Two 75-minute periods.

290a or b. Field Work(1/2 or 1)

The department.

298a or b. Independent Work(1/2 or 1)

Open to qualified students in other disciplines who wish to pursue related independent work in geography. The department.

III. Advanced

Prerequisite for advanced courses is ordinarily 2 units of 200-level work in geography, or by permission of the instructor. Specific prerequisites assume the general prerequisite.

300a-301b. Senior Thesis(1/2, 1/2)

A 1-unit thesis starting in the fall semester, with 1/2 unit graded provisionally in the fall and 1/2 unit graded in the spring. The final grade, awarded in the spring, shall replace the provisional grade in the fall. The department.

302a or b. Senior Thesis(1)

Students may elect a 1-semester, 1-unit thesis only in exceptional circumstances. Usually, students adopt 300-301. The department.

304a. Senior Seminar: Issues in Geographic Theory and Method(1)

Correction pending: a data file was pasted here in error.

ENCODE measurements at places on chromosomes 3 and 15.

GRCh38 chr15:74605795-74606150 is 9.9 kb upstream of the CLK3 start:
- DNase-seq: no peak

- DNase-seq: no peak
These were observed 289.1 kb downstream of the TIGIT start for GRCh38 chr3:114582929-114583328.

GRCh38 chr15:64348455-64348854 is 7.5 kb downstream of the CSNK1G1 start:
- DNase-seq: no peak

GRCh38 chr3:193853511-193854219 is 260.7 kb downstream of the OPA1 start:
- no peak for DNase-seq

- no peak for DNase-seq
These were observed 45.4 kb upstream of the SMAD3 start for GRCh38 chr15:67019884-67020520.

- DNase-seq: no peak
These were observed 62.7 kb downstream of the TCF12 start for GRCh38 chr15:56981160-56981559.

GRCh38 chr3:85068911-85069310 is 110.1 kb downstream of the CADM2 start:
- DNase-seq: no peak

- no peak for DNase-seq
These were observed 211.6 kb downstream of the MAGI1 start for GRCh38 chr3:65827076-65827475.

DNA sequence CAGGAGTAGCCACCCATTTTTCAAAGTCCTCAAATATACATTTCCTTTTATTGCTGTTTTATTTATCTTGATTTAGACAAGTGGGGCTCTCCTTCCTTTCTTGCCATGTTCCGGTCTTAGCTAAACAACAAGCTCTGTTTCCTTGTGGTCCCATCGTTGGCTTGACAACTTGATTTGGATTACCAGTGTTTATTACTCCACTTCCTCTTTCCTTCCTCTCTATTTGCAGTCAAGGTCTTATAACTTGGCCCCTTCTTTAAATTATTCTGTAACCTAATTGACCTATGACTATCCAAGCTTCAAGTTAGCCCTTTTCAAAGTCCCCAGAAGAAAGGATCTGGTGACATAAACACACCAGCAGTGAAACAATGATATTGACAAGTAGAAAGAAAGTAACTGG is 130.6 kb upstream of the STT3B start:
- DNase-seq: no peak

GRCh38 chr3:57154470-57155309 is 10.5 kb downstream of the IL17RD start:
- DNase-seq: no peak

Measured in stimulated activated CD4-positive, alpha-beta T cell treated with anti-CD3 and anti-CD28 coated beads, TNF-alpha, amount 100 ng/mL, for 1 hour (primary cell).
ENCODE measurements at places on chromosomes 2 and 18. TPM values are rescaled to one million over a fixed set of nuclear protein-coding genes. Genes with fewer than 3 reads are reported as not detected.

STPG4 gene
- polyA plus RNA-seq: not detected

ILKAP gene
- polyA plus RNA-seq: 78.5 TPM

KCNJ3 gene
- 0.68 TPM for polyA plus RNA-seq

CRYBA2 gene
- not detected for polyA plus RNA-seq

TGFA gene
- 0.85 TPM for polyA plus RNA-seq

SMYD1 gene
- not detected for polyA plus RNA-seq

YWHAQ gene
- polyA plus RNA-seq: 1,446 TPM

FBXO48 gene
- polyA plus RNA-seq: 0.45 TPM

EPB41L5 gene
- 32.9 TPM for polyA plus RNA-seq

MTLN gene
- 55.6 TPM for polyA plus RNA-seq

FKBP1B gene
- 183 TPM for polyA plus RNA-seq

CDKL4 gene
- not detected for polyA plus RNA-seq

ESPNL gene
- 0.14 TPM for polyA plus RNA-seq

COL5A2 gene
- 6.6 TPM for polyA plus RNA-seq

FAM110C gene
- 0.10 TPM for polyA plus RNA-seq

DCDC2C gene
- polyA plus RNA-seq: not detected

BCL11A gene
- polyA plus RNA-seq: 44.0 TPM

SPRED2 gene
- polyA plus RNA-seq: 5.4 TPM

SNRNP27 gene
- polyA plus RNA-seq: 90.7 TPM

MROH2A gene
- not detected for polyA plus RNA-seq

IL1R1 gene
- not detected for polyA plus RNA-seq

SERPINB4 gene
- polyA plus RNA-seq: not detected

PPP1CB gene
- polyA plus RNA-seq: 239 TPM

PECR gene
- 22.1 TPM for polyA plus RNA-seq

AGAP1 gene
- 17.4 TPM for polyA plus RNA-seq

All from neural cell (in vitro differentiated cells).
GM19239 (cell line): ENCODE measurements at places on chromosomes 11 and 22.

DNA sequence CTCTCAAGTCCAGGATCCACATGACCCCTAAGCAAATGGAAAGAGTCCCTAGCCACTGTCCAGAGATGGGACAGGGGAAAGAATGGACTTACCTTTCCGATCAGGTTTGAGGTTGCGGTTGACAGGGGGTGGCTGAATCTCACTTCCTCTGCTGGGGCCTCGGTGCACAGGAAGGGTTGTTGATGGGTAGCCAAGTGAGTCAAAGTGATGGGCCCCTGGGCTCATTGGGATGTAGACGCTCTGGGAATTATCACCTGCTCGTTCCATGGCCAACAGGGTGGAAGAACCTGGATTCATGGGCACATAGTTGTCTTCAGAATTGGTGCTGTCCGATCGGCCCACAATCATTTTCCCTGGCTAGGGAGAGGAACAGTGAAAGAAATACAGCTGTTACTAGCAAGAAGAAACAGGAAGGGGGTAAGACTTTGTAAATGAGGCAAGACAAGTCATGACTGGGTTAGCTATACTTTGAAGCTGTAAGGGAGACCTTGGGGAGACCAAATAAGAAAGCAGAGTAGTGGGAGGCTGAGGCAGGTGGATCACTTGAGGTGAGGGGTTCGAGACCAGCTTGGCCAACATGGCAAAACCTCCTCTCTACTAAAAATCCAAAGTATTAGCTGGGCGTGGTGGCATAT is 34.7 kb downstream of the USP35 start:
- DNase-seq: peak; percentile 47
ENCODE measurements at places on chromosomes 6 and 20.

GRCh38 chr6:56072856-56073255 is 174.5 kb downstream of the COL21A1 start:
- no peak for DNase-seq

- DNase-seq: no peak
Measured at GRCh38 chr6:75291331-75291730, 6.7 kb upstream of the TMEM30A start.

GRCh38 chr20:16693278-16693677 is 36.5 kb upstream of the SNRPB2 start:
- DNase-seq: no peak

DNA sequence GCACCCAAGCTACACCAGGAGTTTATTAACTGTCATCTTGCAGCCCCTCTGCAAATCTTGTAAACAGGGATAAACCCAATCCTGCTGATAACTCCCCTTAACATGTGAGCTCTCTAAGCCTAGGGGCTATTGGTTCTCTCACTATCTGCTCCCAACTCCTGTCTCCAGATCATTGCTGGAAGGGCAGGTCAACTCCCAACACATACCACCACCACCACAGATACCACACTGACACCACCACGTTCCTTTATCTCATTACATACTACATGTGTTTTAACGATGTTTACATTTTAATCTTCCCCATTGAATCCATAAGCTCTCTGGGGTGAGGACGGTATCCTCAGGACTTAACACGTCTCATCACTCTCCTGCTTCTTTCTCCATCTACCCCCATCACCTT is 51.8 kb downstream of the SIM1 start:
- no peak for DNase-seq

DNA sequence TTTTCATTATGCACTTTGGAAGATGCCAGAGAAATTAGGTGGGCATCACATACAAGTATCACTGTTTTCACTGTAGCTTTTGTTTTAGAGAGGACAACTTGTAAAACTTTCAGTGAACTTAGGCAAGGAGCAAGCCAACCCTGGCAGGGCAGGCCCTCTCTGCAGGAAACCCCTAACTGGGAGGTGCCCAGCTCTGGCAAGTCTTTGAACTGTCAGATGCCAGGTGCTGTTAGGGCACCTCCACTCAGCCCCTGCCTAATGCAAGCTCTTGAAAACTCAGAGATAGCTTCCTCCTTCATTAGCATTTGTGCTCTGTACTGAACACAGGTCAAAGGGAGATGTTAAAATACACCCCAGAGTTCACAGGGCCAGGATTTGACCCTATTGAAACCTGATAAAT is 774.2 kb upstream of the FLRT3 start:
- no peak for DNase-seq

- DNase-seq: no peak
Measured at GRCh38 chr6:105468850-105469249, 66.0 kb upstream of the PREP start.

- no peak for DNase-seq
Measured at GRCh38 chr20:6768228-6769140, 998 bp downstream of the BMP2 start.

A review of the theory, method, and practice of geographical inquiry. The seminar traces the history of geographic thought from early episodes of global exploration to modern scientific transformations. The works and biographies of major contemporary theorists are critically examined in terms of the changing philosophies of geographic research. Both qualitative and quantitative approaches are discussed, along with scientific, humanist, radical, feminist, and other critiques in human geography. Overall, alternative conceptions of geography are related to the evolution of society and the dominant intellectual currents of the day. The student is left to choose which approaches best suits his or her own research. The seminar culminates in the presentation of student research proposals. Mr. Nevins.

One 2-hour period.

340a and b. Advanced Urban and Regional Studies(1)

This seminar examines selected urban and regional issues at various geographical scales, ranging from the local to the global. Topics may change from year to year, in which case the seminar can be repeated for credit. Previous seminar topics include culture clash in Latin America; Central Asia in transition; Art, Ethnicity, and Environment in the American Southwest; the Asian diaspora; and Mega-Cities of Latin America.